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Wednesday, 26 June 2013

ORCHIDS

Good Morning to you,


I love cut flowers, I love arranging them in a vase and placing them on my kitchen table.  

I enjoy admiring them whilst they continue flowering, but how long is that....  one week, maybe two,

but, if I buy a house plant, well that really is a different story, as house plants, as long as they are treated correctly, can last for a long time and give many years of enjoyment.

I think most of us love Orchids,



with their delicate petals and their exotic look. You can choose this beautiful pink,



or this delicately spotted purple/pink colour. It looks as if ink has been splattered onto the petals.  Do you remember, as a child, using ink nibs which were dipped into ink pots.... if you do, these spots will look familiar, because I remember, if you dropped a little spot of ink onto blotting paper, this was the effect it caused.  Of course this was done when the teacher was not looking!


Maybe, you prefer something a little richer in colour, such as this one, but whichever Orchid you choose, care for it correctly and you will spend months enjoying the beautiful flowers.




I love repotting my Orchids into visually attractive bowls.



When choosing a bowl, make sure it is deep enough for the Orchid.


They are happy, as long as you give them plenty of light, but not direct sunlight.



There are a few things you need to know about growing Orchids. The first is, they don't like getting their feet wet.  What I mean is, don't allow the roots to sit in water, as this is something Orchids hate. My rule of thumb is, I allow the top of the compost to dry out completely and then I pour half a small teacup of water into compost. 



I say compost, but it is a special Orchid growing medium.
  
If you decide to keep your plant in the plastic container, which it was originally planted in, then watering is much easier.  Water the Orchid and allow the water to drain away before replacing it in it's decorative pot.

Spray the Orchid with a fine mist of water, every couple of days and they will reward you with continuous flowers for many, many months. They especially like the humidity of a bathroom, but only if there is plenty of light.


But what do you do, when the last flower has bloomed and died, do you throw your plant away and buy another one?  Please don't do that, keep your money in your purse, as there is a way to encourage another stem to grow.  All you have to do, is snip away the old flower stem. Can you see the clean cut? That is where I cut the old stem.


Whilst waiting for the stem to grow, I keep the Orchid on the kitchen windowsill, where I can keep an eye on it.

After a couple of weeks, keep checking to see if a new stem has grown.  As once it appears, it grows pretty quickly. If you look closely, you will see that the new stem grew beside the old cut stem. It does not always happen this way, as it can pop up anywhere. I cannot tell you exactly how long it will take, because sometimes, it takes two weeks, sometimes, three, maybe more, as we all live in different climates.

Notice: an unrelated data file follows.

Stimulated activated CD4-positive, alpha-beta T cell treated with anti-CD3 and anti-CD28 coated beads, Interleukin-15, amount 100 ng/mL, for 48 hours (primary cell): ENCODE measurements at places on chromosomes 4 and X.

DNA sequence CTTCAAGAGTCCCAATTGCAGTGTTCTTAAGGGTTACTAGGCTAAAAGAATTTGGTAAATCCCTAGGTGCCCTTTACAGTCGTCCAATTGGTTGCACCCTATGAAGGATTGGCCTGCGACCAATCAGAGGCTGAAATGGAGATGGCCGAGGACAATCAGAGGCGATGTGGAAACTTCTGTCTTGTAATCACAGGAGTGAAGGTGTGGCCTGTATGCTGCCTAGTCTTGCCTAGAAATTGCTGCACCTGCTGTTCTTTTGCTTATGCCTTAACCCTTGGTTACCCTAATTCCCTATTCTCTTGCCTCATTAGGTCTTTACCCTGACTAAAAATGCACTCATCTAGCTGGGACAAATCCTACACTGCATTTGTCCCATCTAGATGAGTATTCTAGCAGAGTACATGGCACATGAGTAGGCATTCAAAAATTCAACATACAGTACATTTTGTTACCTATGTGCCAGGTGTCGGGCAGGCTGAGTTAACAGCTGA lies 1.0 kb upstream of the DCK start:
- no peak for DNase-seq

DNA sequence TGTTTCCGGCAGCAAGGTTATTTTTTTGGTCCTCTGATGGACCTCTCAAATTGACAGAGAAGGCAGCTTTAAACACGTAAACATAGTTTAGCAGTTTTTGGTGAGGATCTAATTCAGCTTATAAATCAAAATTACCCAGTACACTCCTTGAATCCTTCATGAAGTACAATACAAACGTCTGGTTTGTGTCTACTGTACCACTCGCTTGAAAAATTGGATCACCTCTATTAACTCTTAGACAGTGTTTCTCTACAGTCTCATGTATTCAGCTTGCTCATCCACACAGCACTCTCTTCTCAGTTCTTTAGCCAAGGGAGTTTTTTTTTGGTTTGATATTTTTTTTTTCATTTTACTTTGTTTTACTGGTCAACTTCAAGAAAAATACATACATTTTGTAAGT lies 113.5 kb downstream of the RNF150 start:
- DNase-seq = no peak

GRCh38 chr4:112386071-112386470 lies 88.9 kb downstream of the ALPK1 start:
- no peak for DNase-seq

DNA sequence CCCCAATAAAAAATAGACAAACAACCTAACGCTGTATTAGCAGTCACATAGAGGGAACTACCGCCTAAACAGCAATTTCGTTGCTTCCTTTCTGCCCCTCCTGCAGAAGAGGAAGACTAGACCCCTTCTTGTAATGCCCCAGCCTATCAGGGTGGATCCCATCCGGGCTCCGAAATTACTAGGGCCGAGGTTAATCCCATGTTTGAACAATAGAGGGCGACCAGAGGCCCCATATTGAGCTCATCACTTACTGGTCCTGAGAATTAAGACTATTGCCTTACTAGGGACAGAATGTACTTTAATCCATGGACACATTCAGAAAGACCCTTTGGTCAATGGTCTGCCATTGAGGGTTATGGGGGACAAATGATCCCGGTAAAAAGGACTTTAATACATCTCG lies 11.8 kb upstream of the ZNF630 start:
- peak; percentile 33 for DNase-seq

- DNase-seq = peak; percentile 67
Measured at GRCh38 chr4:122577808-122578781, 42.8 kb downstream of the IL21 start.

Allow the stem to grow to about 4 inches and very gently, tie the stem to the cane. I cannot emphasise the word gently, enough,  as these stems are very delicate.  They also have a tendency to want to grow outwards, but we want to  gently, encourage the stem to grow upwards.


As it continues to grow, tie the stem to the cane again and continue this way until the stem has reached it's correct height.  You will know when this happens, because you will see little buds forming on the end of the stem.



Something else which is important, is to feed the Orchid.

The directions will be on the container, but I feed the plant once a week when the flowers are blooming and once a month throughout the rest of the year.

I hope you have found these tips on caring for Orchids helpful.

Do you know who told me how to do this?  It was my lovely daughter, Danielle.  

When we last visited, Danielle had so many beautiful Orchids blooming around her house.  I asked her how she managed to keep so many beautiful blooms. Danielle told me, when she is shopping, she looks out for the Orchids which are being sold which look a little tired, because they are usually reduced by quite a lot of money, she snaps them up and nurtures them until she is rewarded with new blooms.  Then when the blooms have faded, she snips off the stem and waits for a new one to grow. She did say the ladies at the payment desk  always look at her as if she is a little nutty, because who buys plants that are looking tired and past their best.

Danielle is just like George, because that is what he does with Bonsai trees, he buys the ones at reduced prices.  He then gifts them with new soil, a new decorative pot and sometimes he will trim the roots and this way he manages to have many beautiful Bonsai trees, without paying a fortune.

So you see, thriftiness runs in the family.

Take care and I will see you later in the week.

This week I will be joining, 



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